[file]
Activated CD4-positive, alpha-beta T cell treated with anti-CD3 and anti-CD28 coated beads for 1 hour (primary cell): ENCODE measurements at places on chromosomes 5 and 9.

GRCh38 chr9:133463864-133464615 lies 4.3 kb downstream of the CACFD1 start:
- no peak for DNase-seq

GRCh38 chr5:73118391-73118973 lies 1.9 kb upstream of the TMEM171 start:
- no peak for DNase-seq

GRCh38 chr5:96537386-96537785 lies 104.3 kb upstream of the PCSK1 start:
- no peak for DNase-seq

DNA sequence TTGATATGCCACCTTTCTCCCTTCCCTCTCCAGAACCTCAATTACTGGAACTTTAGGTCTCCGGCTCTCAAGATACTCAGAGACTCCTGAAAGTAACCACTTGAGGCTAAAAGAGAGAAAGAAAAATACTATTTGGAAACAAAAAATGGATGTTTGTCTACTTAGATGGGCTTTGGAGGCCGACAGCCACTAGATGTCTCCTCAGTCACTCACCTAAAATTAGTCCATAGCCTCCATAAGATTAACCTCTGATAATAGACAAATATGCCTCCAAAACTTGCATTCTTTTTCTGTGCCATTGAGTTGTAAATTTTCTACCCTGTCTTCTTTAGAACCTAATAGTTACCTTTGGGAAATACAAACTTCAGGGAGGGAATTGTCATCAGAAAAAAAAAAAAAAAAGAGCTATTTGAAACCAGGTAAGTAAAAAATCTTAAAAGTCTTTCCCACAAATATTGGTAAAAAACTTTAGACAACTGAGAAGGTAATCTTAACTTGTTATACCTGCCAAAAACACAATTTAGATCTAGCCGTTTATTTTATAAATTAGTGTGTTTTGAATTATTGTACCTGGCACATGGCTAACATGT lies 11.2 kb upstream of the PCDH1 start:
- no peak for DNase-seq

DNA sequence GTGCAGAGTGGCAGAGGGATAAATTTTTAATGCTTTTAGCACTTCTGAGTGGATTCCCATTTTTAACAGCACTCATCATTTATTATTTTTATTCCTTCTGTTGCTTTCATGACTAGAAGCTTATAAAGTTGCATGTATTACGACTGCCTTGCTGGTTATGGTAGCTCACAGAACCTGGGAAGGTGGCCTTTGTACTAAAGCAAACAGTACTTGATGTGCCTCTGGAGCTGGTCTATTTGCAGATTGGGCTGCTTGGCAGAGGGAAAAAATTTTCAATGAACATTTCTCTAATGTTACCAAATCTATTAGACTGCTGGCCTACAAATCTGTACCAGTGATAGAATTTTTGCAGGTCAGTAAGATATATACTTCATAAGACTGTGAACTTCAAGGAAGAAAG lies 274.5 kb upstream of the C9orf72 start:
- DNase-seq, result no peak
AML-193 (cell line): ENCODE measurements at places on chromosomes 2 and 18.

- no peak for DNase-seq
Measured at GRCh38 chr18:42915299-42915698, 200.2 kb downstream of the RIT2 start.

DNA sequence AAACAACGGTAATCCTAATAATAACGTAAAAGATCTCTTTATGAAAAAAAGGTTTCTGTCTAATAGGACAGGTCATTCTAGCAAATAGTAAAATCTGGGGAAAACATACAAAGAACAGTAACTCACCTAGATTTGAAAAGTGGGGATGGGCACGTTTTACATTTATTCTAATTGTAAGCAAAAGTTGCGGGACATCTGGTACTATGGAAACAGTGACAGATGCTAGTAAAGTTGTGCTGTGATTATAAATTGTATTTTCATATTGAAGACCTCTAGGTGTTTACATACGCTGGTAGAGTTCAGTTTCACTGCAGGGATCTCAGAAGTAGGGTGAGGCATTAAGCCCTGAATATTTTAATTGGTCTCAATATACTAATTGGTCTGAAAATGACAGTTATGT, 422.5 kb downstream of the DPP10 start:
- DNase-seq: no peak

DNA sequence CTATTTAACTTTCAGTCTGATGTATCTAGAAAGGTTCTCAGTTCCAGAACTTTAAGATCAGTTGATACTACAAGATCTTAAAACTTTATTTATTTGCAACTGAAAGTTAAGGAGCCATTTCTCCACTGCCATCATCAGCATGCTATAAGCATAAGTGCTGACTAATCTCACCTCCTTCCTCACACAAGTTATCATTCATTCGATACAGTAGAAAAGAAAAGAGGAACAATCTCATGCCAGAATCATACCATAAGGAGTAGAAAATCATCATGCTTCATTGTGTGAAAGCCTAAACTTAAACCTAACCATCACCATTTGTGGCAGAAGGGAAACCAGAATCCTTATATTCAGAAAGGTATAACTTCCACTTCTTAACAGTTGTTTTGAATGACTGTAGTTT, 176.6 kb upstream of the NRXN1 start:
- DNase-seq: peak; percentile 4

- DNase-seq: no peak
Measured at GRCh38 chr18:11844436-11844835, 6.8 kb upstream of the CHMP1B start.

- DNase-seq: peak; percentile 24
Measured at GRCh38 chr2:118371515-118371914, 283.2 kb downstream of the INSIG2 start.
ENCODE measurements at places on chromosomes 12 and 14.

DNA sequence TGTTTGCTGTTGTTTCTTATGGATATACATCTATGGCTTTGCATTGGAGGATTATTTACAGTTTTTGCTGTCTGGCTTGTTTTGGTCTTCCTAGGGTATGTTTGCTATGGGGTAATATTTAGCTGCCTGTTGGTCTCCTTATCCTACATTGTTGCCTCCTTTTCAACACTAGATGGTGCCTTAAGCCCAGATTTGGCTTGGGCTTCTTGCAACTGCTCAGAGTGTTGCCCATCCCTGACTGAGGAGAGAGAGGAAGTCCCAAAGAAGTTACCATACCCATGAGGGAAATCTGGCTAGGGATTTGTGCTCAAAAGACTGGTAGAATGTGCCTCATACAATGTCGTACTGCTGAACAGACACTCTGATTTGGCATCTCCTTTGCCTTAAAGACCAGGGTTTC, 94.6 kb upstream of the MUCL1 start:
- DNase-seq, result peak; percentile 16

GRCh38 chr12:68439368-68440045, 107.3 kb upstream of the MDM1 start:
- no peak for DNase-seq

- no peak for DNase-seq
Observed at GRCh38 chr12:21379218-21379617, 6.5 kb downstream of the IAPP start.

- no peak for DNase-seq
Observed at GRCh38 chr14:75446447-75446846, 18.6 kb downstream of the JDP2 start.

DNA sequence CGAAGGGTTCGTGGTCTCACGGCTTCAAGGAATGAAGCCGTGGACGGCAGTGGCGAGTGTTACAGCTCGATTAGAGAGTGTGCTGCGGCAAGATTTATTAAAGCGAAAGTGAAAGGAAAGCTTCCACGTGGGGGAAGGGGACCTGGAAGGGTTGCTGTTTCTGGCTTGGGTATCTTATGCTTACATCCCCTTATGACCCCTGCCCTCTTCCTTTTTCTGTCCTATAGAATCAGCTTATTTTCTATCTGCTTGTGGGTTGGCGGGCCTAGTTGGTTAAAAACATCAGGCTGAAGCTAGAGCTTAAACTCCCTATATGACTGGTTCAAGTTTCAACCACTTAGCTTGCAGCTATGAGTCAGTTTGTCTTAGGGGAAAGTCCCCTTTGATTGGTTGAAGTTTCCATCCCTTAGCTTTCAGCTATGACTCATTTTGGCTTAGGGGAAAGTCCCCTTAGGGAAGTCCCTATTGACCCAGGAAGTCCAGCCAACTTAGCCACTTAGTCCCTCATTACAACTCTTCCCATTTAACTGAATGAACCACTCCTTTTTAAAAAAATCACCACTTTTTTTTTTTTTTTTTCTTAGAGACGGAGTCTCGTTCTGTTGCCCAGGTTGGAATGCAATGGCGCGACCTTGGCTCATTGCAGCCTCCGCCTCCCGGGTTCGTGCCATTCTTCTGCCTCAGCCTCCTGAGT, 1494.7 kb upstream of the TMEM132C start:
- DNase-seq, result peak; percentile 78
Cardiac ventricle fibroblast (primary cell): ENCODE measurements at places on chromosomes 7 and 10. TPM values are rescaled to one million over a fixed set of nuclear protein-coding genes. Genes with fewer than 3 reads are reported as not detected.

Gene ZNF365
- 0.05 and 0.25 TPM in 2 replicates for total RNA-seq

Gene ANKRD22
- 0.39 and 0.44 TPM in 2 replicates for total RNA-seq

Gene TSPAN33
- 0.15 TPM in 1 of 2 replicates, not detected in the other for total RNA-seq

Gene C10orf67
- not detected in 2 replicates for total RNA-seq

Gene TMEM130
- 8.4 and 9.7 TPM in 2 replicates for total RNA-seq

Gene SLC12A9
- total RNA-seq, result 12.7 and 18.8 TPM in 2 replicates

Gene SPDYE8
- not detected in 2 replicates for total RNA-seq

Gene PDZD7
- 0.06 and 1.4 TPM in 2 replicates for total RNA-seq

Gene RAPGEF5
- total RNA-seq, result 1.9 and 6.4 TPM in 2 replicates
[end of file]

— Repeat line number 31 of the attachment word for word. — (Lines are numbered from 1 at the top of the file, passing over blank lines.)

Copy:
Observed at GRCh38 chr14:75446447-75446846, 18.6 kb downstream of the JDP2 start.